Mitchell has appeared as a pundit on Politically Incorrect and various VH1 and Independent Film Channel programs. They introduced films on a show called Escape From Hollywood on IFC for two years. They wrote and directed a number of short films and commercials for Dior including Lady Grey London and L.A.dy Dior both starring Marion Cotillard and Dior Homme Sport, starring Jude Law. In 2013, they wrote and directed a fashion video for Agent Provocateur entitled "Insurrection".[18]

In 2016, Mitchell appeared on Amanda Palmer and Jherek Bischoff's tribute album to late musician David Bowie, Amanda Palmer and Jherek Bischoff: Strung Out In Heaven (A David Bowie Tribute).They contributed vocals to English and German covers of Bowie's song, Heroes.[19]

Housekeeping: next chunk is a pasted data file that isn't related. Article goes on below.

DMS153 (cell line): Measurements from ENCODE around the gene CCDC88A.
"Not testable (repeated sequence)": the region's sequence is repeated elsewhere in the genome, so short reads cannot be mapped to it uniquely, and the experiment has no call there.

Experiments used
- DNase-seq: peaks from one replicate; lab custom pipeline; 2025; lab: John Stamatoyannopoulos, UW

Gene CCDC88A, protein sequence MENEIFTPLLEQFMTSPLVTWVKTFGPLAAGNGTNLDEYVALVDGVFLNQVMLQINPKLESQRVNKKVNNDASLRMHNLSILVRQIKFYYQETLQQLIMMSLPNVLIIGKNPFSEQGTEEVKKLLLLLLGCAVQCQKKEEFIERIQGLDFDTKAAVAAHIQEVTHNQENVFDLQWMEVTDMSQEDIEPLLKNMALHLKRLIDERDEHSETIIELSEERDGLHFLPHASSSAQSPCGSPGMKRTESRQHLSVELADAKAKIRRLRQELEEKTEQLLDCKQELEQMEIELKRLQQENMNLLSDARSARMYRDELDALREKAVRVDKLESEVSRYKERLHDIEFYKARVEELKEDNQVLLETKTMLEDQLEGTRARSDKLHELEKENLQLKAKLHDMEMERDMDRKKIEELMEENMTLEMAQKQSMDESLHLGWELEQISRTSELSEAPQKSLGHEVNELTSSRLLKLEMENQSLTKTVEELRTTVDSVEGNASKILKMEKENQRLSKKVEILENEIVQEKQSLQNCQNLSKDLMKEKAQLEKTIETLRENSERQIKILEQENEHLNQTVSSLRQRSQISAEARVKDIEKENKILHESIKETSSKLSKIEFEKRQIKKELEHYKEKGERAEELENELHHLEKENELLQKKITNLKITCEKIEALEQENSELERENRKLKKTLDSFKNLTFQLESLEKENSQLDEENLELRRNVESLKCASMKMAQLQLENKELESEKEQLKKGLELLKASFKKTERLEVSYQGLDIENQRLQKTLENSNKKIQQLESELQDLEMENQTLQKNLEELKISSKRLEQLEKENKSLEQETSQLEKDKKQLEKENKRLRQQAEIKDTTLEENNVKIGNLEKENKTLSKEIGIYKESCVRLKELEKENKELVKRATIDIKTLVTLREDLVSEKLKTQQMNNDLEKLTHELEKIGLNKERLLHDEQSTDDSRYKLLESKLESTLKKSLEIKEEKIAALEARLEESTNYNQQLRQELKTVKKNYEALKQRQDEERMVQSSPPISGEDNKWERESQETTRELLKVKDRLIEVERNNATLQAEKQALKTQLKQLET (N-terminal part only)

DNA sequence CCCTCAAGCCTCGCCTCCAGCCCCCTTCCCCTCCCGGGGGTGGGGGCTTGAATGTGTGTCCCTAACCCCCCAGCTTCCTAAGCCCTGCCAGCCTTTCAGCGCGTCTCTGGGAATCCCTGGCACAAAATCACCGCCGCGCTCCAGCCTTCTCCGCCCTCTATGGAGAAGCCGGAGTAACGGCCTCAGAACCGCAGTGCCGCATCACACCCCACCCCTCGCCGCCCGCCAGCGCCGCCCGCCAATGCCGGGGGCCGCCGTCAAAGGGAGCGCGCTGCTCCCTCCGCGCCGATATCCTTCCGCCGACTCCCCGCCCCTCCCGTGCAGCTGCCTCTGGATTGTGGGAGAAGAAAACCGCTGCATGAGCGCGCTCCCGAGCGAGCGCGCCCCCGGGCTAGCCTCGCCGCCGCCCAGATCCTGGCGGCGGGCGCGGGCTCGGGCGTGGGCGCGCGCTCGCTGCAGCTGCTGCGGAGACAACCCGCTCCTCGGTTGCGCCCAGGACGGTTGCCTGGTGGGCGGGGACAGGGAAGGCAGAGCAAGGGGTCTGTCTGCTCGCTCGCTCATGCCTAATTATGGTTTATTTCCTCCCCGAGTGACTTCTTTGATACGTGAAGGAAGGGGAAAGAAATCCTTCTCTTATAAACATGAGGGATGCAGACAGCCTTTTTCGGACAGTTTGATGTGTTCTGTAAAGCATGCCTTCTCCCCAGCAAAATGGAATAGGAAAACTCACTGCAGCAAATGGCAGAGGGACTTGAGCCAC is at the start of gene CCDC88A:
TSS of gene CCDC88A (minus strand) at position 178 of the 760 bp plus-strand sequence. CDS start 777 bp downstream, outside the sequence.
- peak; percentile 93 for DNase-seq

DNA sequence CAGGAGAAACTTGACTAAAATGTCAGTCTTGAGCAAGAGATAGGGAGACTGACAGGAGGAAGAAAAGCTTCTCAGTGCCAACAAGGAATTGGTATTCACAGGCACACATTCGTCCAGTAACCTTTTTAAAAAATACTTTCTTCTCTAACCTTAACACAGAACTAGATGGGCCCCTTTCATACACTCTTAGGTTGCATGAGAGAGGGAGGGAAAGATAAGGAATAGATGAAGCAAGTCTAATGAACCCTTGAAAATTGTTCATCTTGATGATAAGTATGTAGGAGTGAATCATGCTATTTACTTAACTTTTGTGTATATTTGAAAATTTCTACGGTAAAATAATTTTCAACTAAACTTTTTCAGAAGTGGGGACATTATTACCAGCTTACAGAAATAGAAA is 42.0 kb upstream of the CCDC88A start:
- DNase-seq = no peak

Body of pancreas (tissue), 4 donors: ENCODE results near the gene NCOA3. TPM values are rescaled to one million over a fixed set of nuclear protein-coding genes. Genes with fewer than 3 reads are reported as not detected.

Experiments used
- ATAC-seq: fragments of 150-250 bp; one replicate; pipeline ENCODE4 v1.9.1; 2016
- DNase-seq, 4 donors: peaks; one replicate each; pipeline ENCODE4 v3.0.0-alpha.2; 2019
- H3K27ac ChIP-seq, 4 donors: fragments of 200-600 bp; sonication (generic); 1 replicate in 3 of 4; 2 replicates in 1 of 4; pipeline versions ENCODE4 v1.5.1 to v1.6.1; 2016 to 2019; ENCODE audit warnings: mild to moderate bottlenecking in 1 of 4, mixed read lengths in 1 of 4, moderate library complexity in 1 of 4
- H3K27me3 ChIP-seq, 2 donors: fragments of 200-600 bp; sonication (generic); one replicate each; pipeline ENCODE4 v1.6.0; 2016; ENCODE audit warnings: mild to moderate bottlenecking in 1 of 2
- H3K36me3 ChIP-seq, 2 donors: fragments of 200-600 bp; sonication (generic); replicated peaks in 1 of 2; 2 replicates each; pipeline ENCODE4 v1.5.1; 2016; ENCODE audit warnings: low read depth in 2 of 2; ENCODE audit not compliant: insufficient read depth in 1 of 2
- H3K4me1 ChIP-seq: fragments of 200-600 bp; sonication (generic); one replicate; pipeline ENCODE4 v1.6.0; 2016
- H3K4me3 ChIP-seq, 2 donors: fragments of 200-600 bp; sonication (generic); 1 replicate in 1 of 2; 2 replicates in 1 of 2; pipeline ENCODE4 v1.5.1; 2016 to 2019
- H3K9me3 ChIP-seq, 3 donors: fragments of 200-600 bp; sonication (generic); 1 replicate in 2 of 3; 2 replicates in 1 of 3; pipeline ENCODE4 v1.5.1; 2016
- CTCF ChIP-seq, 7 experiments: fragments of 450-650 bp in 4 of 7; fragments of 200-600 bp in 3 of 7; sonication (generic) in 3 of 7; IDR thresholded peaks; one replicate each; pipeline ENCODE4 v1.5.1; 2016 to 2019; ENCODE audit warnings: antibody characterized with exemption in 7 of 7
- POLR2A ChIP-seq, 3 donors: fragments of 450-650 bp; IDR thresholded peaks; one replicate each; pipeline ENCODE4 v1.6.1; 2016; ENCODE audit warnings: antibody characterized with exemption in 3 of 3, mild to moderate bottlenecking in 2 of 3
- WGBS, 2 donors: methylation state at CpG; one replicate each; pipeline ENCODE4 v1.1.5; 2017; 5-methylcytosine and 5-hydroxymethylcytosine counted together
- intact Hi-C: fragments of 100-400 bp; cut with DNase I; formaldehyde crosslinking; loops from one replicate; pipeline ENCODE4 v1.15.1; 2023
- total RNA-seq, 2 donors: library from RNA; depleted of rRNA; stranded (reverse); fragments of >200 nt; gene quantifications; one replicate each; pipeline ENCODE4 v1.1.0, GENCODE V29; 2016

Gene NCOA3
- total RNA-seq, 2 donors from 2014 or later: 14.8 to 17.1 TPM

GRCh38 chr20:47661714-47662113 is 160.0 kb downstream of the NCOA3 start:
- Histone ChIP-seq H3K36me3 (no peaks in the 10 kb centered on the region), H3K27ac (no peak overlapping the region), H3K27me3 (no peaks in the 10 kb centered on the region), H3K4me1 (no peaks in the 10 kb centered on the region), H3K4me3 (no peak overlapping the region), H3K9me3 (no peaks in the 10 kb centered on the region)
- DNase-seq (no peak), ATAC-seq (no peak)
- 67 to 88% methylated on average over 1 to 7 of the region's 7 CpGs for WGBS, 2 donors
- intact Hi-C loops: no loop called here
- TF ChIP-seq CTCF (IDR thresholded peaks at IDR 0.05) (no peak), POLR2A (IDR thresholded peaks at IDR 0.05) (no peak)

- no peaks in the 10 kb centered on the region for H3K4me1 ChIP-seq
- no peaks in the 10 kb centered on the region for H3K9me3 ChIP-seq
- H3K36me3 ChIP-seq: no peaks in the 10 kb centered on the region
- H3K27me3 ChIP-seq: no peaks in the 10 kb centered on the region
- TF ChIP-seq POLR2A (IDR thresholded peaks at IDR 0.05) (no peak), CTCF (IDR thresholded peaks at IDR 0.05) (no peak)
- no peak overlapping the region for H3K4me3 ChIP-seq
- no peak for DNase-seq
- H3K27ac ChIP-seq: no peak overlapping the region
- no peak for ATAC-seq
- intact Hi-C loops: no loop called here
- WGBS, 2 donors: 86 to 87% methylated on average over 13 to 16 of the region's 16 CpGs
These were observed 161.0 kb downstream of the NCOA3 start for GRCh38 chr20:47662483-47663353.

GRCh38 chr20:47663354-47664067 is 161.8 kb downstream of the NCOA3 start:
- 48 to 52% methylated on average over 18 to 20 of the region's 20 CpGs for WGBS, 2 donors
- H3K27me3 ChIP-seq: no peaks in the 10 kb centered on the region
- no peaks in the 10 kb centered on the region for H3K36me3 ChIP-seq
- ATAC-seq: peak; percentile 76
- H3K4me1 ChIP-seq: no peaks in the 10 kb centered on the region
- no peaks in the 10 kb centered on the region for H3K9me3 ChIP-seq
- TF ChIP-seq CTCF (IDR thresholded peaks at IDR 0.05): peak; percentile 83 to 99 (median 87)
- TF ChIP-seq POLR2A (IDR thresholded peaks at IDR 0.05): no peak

They appeared as a recurring character, e-book editor David Pressler-Goings, on the 2013 and 2014 seasons of HBO series Girls, and as Andy Warhol in the 2016 season of HBO's Vinyl. Mitchell appeared in the 2016 documentary Danny Says alongside Danny Fields, Alice Cooper and Iggy Pop. They have recurred as a character based on Milo Yiannopoulos on CBS All Access's The Good Fight opposite Christine Baranski and as the character of Egon in Season 4 of Amazon Studios' Mozart in the Jungle opposite Gael García Bernal. In 2014, they directed an unaired pilot of Showtime series Happyish starring Philip Seymour Hoffman in his last role. John's film How to Talk to Girls at Parties, a screen adaptation of Neil Gaiman's punk-era short story of the same title starring Elle Fanning, Alex Sharp, and Nicole Kidman was released by A24 in spring 2018.[20] They directed (with co-director Mark A. Burkley) Netflix's GLOW Season 2 episode "Mother of All Matches" which was deemed Number One of "The best TV episodes of 2018" by Entertainment Weekly.[21]